There is a scene in House of Gucci, where Patrizia Reggiani-Gucci (Lady Gaga) comes across a back-alley vendor selling fake Gucci bags to unsuspecting housewives on the cheap. Married to Mauricio Gucci (Adam Driver), Patrizia has decided to take an active role in the Gucci family company, to the consternation of the rest of the family.
Outraged at what she’s found, Patrizia reports back to Aldo Gucci (Al Pacino), who runs the company with brother Rodolfo (Jeremy Irons) and insists that Aldo do something about the counterfeit market, as it spoils the Gucci name. But Aldo is unconcerned, telling Patrizia who cares if a few housewives are sold fake product?
The ones who cannot afford the real thing are blissfully unaware, and the ones who can don’t care anyway. The subterfuge hurts no one. So what if these handbags are quality or if they are a cheap knockoff? Why spoil the fun with the truth? Ignorance is bliss.
That could be House of Gucci as well. Are we watching a serious depiction of the fall of the Gucci family, a document of betrayal, manipulation, and murder? Or are we watching camp, a spoof of true crime sagas with exaggerated performances and corny, soap opera dialogue? Or both? Not even director Ridley Scott seems to be sure, or if he is, he isn’t letting the audience in on it.
Lady Gaga seems to bounce between the two aspects of the film as well; she seems as confused as to what movie she’s making as the audience is. One moment she has a very strange, raucous sex scene with Driver, the next she is subtly manipulating the Gucci family to expand their empire at the risk of losing their brand.
Patrizia attends a party where she meets Driver’s Mauricio and instantly sees a mark that she can take advantage of. Or is it truly love at first sight? Gaga never really shows her hand here; her best moments are early on as she ingratiates herself to the Gucci family.
As the years go by, Patrizia pushes Mauricio to have a bigger say in the business, but she also plays brother against brother, and cousin against cousin, to make her own place in the family. This will all end in tragedy, the destruction of a family, and the end of the Gucci empire.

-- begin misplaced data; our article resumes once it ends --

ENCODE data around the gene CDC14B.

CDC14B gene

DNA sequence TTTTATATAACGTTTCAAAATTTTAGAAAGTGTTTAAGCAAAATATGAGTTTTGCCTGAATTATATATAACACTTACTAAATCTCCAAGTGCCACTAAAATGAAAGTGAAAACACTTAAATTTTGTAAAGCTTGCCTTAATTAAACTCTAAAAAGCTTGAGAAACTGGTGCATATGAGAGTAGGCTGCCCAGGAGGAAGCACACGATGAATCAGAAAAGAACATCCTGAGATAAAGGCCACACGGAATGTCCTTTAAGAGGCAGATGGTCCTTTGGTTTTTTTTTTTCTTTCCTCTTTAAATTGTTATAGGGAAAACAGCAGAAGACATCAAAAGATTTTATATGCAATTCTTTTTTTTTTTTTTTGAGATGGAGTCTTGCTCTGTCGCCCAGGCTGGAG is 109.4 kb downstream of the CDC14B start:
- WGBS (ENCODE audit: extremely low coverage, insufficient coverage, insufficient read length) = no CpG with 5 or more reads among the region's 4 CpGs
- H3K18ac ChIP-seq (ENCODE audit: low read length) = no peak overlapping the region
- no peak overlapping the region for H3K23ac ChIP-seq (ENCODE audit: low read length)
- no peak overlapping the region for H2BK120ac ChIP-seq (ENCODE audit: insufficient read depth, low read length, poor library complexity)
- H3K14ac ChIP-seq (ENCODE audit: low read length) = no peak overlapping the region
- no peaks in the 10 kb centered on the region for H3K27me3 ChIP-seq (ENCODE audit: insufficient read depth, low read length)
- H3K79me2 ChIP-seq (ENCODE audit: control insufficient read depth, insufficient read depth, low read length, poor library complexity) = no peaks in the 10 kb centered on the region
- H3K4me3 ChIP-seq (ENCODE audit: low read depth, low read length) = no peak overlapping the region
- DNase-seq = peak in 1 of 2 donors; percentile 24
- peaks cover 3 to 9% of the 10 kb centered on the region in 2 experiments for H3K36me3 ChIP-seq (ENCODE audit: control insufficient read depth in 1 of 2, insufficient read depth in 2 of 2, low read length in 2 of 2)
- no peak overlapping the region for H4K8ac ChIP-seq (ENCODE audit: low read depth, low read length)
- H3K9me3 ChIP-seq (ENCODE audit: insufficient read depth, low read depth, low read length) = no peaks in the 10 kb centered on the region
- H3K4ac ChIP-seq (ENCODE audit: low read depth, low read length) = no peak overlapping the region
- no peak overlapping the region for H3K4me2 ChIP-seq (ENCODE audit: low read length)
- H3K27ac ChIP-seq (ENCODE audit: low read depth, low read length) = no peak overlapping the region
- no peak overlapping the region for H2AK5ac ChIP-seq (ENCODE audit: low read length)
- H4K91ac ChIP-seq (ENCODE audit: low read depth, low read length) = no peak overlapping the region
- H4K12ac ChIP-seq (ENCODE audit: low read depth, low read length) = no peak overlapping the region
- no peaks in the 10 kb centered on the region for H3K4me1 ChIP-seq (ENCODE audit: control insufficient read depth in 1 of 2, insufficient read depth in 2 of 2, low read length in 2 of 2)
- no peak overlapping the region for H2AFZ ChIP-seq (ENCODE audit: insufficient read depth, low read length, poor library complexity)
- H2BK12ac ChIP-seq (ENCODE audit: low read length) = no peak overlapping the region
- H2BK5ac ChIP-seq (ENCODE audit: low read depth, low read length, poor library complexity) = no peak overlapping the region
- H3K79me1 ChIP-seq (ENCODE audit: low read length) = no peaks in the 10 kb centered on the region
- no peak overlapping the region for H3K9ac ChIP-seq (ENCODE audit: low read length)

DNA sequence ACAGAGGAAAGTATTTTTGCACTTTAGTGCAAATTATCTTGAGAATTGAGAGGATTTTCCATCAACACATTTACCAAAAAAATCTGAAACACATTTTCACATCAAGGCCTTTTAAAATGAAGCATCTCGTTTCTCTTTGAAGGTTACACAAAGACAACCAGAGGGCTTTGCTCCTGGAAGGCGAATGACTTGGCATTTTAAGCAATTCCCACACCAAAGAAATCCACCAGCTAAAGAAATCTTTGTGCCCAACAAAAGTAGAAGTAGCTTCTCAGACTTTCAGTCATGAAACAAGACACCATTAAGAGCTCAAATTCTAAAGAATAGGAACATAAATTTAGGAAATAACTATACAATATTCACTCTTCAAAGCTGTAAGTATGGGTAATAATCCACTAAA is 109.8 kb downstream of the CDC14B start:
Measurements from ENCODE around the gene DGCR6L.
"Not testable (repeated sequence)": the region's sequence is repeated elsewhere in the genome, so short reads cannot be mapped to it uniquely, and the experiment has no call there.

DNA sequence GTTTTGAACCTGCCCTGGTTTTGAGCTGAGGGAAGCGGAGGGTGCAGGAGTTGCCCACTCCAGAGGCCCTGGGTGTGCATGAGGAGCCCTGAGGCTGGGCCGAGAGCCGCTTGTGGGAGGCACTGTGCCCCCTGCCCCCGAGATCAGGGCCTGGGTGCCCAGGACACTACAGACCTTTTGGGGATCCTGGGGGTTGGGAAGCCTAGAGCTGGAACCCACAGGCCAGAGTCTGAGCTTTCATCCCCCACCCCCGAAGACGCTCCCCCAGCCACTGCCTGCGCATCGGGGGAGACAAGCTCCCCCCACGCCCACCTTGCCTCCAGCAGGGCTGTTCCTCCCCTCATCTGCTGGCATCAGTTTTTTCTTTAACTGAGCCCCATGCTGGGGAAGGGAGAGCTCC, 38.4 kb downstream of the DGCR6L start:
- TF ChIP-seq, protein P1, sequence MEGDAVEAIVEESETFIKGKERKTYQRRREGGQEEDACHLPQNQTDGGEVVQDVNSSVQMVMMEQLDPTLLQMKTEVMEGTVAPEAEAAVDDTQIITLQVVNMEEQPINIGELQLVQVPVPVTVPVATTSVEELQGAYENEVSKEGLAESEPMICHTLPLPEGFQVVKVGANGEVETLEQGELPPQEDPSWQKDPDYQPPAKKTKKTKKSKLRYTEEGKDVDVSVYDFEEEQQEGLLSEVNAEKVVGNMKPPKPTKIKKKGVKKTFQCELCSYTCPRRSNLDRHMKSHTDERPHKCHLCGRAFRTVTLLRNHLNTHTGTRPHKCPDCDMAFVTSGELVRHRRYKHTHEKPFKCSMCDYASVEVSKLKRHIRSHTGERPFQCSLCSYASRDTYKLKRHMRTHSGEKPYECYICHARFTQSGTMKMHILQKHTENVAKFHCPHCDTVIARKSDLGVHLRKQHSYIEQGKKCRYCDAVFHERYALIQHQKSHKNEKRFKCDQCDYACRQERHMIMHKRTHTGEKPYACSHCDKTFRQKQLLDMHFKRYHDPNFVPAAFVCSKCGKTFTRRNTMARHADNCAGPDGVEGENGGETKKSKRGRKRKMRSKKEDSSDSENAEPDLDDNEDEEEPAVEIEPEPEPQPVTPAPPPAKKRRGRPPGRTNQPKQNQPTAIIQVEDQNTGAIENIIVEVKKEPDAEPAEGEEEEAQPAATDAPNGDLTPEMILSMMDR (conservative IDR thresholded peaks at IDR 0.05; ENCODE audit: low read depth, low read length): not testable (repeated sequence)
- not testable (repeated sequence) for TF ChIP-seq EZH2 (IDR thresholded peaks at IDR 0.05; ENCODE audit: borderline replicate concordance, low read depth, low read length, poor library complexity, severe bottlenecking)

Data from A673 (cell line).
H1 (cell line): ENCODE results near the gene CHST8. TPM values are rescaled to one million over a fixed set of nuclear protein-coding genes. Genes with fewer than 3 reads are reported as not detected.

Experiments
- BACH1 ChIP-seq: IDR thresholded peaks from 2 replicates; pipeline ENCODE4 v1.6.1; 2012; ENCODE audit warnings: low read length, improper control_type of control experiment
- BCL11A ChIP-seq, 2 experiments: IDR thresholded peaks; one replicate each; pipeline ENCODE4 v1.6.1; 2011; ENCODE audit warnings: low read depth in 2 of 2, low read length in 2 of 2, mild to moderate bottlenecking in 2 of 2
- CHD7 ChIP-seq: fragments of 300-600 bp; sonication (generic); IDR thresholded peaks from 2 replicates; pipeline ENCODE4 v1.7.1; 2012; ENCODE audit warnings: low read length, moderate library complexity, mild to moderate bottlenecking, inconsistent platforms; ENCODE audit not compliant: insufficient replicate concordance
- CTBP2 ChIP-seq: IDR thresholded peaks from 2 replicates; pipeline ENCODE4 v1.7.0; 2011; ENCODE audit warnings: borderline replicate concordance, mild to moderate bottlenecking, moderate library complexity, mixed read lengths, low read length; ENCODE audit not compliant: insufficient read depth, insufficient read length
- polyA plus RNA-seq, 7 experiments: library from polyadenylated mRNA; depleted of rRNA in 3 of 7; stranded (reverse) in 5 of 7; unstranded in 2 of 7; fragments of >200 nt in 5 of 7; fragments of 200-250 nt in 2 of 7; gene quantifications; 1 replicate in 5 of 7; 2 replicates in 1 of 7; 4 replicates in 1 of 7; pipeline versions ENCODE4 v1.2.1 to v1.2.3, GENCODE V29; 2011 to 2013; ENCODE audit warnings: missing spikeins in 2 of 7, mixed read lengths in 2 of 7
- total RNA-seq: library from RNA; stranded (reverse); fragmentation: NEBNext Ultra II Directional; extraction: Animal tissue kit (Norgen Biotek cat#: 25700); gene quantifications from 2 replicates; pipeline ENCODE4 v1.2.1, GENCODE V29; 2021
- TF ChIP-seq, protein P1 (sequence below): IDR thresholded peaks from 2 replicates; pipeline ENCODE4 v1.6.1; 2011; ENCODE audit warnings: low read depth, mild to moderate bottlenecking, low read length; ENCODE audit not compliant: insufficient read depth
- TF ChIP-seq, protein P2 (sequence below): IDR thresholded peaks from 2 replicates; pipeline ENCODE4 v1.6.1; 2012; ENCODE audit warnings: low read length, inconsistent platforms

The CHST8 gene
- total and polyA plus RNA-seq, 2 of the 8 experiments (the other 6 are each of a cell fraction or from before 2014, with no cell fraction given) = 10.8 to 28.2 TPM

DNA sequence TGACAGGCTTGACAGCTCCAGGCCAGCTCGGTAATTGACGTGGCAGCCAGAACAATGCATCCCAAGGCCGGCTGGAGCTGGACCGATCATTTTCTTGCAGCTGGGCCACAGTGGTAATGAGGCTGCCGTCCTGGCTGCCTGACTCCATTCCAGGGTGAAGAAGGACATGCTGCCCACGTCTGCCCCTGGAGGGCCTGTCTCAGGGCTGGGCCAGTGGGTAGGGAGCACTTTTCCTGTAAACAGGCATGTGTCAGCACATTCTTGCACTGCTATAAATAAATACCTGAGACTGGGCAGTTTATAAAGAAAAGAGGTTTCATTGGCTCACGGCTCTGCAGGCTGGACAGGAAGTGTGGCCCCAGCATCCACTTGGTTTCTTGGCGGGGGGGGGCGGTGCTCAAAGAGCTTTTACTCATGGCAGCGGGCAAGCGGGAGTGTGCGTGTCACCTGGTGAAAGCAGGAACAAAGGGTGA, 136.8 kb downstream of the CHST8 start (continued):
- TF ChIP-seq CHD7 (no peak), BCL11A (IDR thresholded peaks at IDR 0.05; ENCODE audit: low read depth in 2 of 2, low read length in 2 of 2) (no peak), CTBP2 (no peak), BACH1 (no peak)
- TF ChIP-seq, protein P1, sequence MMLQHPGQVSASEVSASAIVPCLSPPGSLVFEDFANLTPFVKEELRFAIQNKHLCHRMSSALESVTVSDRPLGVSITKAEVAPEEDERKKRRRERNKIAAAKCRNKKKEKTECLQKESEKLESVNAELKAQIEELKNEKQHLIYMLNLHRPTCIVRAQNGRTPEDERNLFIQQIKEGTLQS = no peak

Ridley Scott’s last film, The Last Duel, was set in France but Scott wisely eschewed accents to concentrate on the story he wanted to tell and the truth of the performances rather than any language accuracy. In House of Gucci, however, Scott has all the actors speak exaggerated Italian accents and give very exaggerated performances.
If you hire Al Pacino for a movie like this, you’re going to get Pacino turned up to 11, because that is seemingly what the film calls for. But if you also hire someone like Adam Driver, who has always been a subtle, intense actor, and ask him to play Mauricio seriously, the result is a film that feels muddled in tone.
Is this a comedy? Is it a drama? Is this a tragedy? Perhaps the reality of House of Gucci is that it’s all three, at once. It makes for an interesting story, but it also can be very confusing because we can’t be entirely sure of the film’s intent.
Then there is Jared Leto‘s performance as Paolo Gucci, which may put him both in the running for the Oscar and the Razzie simultaneously. Paolo is a failure at pretty much everything he attempts, or as his father Aldo calls him, “He’s an idiot, but he’s my idiot.” Leto leaves nothing on the floor here. He plays Paolo as a farce one minute, and a tragedy the next.
There are a couple of scenes between Leto and Pacino that are so completely over the top that you simply must ride them to their conclusions. The more I sit with Leto’s work here, the more I feel that it’s brilliant. Just seeing Leto as Paolo walk into a room sent me into laughter. But Leto also manages to tap into the pathetic nature of the character.
It’s really something to see, how Leto juggles all these character aspects and makes the character riveting and entertaining. He’s by far the best performance of the film.
The rest of these characters aren’t despicable enough for us to even enjoy hating them properly, and never find the emotion for us to really care.
Is House of Gucci any good? No, not really. Is it entertaining? Yes, at times. Can I recommend it? Your mileage may vary. Be prepared for a film that takes its time to really get going, and then meanders through the final act. Ridley Scott’s The Last Duel is a far better movie; at least that one knew what story it wanted to tell, and what tone it wanted to set.
MGM‘s House of Gucci can’t decide to be comic or tragic in its two and a half hours run time, and ultimately becomes inert. Jared Leto is worth the price of admission; the rest, sadly, don’t seem to realize what movie they are in, and if they don’t know what kind of film House of Gucci is, how are we, the audience, supposed to know or care?